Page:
He works in charcoal, wax crayon (wax resist) watercolour collage. When the ball point pen was available that was a favourite.

 

Moore has been drawing in sketchbooks throughout his life. He takes these drawings into printmaking as well as sculpture. He led the post war sculpture revival. and he has always looked carefully at his drawings to see how they could become sculpture.

 

His leitmotif is the reclining nude.  It is easy to see how he draws parallels with reclining nude and the landscape. There was an interesting passage in a BBC film about him [details below] where he takes a drawing by Albrecht Durer and sees lines on that drawing becoming landscape.

 

BBC film was shot in 1978 interview with John Read. In the film we see his landscape drawings, use of wax resist, as he walks us through his sketchbook. Moore has been a constant drawer working away at ideas.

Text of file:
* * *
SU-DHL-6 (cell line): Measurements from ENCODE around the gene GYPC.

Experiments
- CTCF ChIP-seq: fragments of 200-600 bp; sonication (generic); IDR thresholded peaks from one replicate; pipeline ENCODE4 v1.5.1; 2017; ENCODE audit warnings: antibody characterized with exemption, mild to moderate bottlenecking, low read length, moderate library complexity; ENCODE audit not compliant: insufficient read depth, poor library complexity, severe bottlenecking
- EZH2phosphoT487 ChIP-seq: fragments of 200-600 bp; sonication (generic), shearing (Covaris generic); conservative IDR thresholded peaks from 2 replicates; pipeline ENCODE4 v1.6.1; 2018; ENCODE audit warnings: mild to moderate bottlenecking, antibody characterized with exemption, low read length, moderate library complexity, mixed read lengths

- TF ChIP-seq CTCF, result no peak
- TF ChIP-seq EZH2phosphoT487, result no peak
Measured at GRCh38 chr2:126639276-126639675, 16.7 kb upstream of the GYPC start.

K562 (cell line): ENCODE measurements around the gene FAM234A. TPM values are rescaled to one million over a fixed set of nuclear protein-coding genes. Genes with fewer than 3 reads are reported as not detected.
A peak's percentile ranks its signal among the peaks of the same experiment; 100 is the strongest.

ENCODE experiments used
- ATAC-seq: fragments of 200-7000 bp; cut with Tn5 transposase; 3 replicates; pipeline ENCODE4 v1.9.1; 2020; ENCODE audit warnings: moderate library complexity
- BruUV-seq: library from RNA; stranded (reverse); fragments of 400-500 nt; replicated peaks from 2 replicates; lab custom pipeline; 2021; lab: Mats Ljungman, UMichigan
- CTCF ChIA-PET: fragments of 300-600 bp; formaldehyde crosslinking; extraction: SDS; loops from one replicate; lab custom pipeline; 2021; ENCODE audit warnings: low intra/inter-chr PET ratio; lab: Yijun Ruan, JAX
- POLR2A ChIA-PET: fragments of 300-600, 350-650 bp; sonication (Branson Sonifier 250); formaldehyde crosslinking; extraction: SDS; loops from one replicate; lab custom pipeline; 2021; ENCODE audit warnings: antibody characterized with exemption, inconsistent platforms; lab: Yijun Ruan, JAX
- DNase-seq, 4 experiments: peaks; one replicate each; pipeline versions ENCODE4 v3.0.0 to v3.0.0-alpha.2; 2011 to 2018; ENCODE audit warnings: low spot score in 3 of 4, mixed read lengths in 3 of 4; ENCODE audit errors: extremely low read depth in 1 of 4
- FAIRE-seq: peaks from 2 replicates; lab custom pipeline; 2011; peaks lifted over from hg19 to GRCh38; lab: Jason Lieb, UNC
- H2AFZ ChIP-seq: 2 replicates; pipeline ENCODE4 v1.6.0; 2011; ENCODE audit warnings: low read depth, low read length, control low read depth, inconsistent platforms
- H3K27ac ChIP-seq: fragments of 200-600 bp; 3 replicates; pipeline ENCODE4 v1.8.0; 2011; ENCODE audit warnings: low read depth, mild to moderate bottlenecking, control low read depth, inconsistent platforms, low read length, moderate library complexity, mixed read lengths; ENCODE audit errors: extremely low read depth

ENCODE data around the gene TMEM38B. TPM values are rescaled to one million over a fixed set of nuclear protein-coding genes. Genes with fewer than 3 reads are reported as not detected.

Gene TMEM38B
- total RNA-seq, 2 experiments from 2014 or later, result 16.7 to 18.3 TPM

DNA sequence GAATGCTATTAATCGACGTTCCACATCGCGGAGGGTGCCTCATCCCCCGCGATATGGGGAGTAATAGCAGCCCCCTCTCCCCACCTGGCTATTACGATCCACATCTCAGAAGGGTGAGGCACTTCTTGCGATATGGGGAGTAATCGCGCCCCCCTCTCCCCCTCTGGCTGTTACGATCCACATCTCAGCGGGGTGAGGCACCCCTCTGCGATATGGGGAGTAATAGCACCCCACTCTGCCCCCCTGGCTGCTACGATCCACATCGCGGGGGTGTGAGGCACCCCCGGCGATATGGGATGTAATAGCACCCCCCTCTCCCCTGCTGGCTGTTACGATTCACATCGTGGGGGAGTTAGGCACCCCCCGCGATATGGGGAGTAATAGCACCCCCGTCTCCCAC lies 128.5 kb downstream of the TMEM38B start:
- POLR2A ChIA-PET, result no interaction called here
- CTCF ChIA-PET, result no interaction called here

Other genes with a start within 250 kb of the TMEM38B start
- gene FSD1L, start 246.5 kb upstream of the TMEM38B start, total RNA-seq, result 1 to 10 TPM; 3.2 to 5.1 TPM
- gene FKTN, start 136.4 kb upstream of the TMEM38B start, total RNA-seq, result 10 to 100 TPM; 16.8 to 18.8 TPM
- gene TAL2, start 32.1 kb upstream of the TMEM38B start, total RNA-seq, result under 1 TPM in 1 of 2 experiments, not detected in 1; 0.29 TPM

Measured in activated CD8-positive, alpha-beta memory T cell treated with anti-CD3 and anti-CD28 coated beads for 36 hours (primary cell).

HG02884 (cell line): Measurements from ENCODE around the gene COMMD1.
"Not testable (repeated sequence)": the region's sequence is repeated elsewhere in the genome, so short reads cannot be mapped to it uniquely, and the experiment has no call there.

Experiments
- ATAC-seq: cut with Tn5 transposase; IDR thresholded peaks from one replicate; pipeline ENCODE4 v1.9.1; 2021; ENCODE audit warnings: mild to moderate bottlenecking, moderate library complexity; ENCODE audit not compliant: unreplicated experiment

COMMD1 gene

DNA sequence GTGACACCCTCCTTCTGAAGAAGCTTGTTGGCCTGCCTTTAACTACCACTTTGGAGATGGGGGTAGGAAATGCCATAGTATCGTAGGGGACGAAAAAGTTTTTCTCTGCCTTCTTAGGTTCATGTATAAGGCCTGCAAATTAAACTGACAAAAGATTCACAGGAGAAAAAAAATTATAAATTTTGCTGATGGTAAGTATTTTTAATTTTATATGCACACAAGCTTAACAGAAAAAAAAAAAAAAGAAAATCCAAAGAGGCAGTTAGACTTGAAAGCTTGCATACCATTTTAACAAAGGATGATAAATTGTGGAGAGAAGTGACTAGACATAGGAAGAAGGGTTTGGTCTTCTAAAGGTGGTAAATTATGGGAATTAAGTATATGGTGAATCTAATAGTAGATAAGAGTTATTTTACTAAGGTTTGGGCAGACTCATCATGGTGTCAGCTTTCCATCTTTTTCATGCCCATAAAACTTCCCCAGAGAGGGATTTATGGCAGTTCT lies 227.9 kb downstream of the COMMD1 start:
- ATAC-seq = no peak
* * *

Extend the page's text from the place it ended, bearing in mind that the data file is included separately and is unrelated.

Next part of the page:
The countryside was always hugely important to Henry Moore. Exemplified by a series of drawings of tree drawings on blotting paper. He looks at tree roots and says they look like figures “tree trunks are human, almost” 39:09 min into the BBC film*.

 

Aside from being one of  the most important sculptors of late 20th century his drawings are a rich resource. 




 

Drawing from nature makes you look more intensely” says Moore in his interview 

 

The Henry Moore Foundation is embarking on an exciting new project to publish Henry Moore’s entire artistic output in one comprehensive and illustrated online catalogue. 

https://catalogue.henry-moore.org/search/*/objects?filter=department%3ADrawings